When not properly disposed of or locked up, unused prescription opioids can lead to drug abuse and addiction.

Many strong painkillers prescribed by physicians are opioids. People—including children and teenagers—can become addicted to them very easily. Prescription opioid addiction can lead to taking heroin or an even stronger drug. If a child takes too much, she can get seriously sick and possibly die.

Opioid abuse is a very big problem. Recently, researchers found that most teenagers who abuse opioids used them for medical reasons first. These medications can be useful if taken safely and for the right reason. But it’s important for parents and doctors to work together to prevent abuse.

Why Children Receive Opioids
“We prescribe children opioids only for pain that is short-lived,” says Jacob AuBuchon, MD, Washington University pediatric anesthesiologist and director of pain management at St. Louis Children’s Hospital. “Opioids aren’t shown to be effective for treating long-lasting pain.”

A child might receive an opioid prescription after:

  • breaking a bone
  • having surgery
  • having wisdom teeth removed
  • receiving a severe injury playing sports, such as by tearing a ligament

Talk It Out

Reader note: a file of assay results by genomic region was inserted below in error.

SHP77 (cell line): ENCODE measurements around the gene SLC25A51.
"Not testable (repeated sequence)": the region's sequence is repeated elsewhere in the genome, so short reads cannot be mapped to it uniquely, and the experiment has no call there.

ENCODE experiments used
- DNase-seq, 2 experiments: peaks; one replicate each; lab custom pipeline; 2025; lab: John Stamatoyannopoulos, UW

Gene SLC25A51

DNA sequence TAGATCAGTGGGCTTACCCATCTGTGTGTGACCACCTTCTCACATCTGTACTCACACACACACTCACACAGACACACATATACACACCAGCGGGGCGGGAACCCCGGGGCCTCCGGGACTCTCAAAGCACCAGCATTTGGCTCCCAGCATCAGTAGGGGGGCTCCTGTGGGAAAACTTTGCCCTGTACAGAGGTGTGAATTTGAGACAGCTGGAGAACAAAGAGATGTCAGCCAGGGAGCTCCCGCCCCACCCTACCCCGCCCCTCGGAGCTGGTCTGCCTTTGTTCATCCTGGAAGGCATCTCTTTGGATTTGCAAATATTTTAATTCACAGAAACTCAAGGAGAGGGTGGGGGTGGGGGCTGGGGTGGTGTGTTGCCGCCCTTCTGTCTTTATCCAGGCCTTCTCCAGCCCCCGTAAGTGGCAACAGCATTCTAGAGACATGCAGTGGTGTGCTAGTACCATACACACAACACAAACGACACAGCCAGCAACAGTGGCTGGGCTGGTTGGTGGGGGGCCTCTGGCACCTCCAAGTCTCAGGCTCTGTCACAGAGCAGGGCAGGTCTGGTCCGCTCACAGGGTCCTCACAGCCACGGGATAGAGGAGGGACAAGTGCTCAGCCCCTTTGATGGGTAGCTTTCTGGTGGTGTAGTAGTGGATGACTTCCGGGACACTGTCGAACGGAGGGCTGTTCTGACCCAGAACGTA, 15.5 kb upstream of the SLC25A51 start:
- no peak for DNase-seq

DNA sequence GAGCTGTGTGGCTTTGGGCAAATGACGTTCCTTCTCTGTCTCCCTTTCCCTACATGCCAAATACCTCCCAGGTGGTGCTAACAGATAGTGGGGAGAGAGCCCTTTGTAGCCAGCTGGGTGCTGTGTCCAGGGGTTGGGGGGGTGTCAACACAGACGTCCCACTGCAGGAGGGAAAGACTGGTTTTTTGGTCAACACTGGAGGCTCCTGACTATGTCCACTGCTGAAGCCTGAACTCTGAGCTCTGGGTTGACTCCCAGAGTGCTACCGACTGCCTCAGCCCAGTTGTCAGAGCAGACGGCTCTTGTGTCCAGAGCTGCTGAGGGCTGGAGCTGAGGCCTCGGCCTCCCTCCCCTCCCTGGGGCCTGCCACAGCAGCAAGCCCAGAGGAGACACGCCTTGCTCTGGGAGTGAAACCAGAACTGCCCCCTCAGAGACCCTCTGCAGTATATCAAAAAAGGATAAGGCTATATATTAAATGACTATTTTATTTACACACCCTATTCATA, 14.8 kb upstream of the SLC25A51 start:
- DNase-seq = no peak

Parents should ask lots of questions if their child receives an opioid prescription.

“Never be afraid to ask questions,” says Dale Lewis, RPH, pharmacy manager at St. Louis Children’s Hospital. “Make sure you understand the side effects and when and how often your child should take the medication.”

Lewis also suggests asking the doctor if another pain reliever might work instead.

“Always ask the prescribing physician how to safely and quickly stop using the medication once pain goes away,”

Dr. AuBuchon adds. “These medications have a lot of unpleasant side effects, such as constipation and slowed breathing. We want to make sure parents know why we don’t prescribe them for long periods of time.”

It can be hard for parents to judge children’s pain levels. They may want to keep giving their children opioids to help them feel better.

“First and foremost, talk to your child’s doctor,” Dr. AuBuchon says. “If it’s two weeks after a surgery, we can help you figure out if strong pain relievers are still needed or if there are better options.”

Safe Storage
Keep everyone in your house safe by storing opioids the right way.

“It’s best to keep them in a locked box or cabinet, not on counters,” Dr. AuBuchon says. “Don’t tell other family members where you keep them.”

Also, keep them away from places that your pets might get into.

Word to the Wise
“There is a place for opioid medications,” Dr. AuBuchon says. “But the opioid epidemic is real. Overdose deaths have increased 450 percent in teenagers. We don’t want to scare parents, but we want them to know why caution is so important.”

Get more information about opioid safety from the St. Louis Children’s Hospital Center for Families Resource Library. Call 314.454.KIDS (5437) and press “5” to have information sent to you.